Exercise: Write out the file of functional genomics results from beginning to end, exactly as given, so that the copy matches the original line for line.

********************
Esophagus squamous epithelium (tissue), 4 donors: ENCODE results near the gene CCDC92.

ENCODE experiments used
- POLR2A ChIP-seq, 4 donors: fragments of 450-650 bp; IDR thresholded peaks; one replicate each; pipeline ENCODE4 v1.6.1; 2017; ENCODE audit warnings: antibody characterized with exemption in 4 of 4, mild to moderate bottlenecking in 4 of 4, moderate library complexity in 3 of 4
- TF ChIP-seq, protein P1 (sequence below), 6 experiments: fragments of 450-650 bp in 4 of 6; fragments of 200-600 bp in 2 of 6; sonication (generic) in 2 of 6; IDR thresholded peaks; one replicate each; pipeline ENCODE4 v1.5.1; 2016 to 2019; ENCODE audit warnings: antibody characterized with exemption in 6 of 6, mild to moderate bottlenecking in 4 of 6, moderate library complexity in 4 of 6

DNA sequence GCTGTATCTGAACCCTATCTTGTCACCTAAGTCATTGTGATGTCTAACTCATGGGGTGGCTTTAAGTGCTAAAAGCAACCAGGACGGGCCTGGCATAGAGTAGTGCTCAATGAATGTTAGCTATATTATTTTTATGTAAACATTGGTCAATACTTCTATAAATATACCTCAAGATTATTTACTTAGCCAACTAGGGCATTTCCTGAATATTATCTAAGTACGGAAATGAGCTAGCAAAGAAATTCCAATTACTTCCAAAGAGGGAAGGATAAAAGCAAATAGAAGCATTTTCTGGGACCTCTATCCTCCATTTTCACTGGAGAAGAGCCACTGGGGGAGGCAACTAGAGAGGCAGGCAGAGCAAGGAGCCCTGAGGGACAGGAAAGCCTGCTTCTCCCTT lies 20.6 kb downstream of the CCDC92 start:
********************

Esophagus squamous epithelium (tissue), 4 donors: ENCODE results near the gene CCDC92.

ENCODE experiments used
- POLR2A ChIP-seq, 4 donors: fragments of 450-650 bp; IDR thresholded peaks; one replicate each; pipeline ENCODE4 v1.6.1; 2017; ENCODE audit warnings: antibody characterized with exemption in 4 of 4, mild to moderate bottlenecking in 4 of 4, moderate library complexity in 3 of 4
- TF ChIP-seq, protein P1 (sequence below), 6 experiments: fragments of 450-650 bp in 4 of 6; fragments of 200-600 bp in 2 of 6; sonication (generic) in 2 of 6; IDR thresholded peaks; one replicate each; pipeline ENCODE4 v1.5.1; 2016 to 2019; ENCODE audit warnings: antibody characterized with exemption in 6 of 6, mild to moderate bottlenecking in 4 of 6, moderate library complexity in 4 of 6

DNA sequence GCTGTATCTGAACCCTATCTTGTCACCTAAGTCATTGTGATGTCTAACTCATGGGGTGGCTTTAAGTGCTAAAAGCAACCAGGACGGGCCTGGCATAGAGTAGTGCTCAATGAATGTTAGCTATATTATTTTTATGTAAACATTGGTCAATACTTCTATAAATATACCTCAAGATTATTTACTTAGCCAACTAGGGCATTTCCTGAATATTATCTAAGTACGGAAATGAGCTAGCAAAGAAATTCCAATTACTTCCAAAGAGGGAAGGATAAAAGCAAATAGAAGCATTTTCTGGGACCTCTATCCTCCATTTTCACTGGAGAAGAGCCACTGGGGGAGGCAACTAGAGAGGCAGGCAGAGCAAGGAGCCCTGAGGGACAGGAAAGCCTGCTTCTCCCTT lies 20.6 kb downstream of the CCDC92 start: